Exclusive: Fox nears firm bid for Sky via scheme of arrangement - sources
By Sophie Sassard and Kate Holton
LONDON (Reuters) - Rupert Murdoch's Twenty-First Century Fox FOXA.O aims to table a firm cash bid valuing British broadcaster Sky (SKYB.L: Quote) at 10.75 pounds per share as early as Wednesday for the 61 percent of the company it does not already own, four people familiar with the matter said.
The two companies have agreed to press ahead with a scheme of arrangement, two of the sources said on Monday. That is a court-approved agreement typically used in friendly takeovers in the UK which requires 75 percent approval from shareholders, against 90 percent through a straight takeover under UK rules.
Were Fox to get the deal approved by 75 percent of Sky's independent shareholders, the scheme structure would make it easier to get full approval and delist the company.
Several small shareholders including Standard Life, Jupiter Asset Management and Royal London have already sought a higher price and questioned the initial green light given by Sky's Independent Committee, and the sources said Sky could push for a sweetened bid once a firm offer is tabled.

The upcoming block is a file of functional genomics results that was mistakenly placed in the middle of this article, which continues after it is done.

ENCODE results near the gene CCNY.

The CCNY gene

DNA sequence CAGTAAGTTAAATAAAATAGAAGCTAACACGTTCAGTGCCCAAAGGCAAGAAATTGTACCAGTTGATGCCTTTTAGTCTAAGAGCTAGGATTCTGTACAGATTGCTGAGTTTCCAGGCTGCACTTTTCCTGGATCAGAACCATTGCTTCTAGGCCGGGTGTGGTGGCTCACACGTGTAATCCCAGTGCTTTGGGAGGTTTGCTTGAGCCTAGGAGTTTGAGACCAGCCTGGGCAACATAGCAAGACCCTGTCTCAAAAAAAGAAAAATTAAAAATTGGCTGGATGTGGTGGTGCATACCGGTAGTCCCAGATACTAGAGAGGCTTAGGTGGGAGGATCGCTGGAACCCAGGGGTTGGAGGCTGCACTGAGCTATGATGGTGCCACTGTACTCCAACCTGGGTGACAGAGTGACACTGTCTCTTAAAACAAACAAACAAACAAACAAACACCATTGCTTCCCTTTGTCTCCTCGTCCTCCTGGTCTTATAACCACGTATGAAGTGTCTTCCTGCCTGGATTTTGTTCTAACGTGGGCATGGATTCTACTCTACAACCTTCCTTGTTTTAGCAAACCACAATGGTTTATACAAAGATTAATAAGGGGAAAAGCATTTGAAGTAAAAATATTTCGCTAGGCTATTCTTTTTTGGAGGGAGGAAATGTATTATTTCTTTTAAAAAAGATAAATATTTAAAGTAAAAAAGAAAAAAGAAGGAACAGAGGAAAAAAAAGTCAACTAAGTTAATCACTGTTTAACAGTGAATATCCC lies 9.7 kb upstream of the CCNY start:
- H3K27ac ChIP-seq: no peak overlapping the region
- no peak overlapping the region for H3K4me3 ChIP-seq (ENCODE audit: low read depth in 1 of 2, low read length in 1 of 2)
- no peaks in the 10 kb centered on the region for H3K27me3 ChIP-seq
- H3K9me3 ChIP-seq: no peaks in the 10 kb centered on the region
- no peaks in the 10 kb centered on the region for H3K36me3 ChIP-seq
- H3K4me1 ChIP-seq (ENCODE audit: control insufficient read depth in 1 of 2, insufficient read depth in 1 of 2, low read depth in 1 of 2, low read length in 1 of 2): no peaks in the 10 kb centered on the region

But they said Fox did not plan to increase its bid for the time being as it had already significantly improved a previous offer which was not made public. Murdoch is also expected to keep Sky's chief executive Jeremy Darroch to run the business as he wants continuity for the company, two of the sources said.
Murdoch's Fox said on Friday it had struck a preliminary deal with Sky's independent directors to buy the firm, five years after a phone hacking scandal at one of Murdoch's British newspapers derailed a previous attempt.
Matt Hancock, a junior minister in the department of media, said the government would follow the correct procedure after opposition politicians told parliament on Monday that the events of 2011 showed that any new deal had to be closely scrutinized.
"If a bid at this level is forthcoming, shareholders themselves will have the opportunity to accept a price which reflects a 40 percent premium or they can chose to continue to hold their stock," said a Sky spokesperson reacting to Reuters' report. Fox declined to comment. Continued...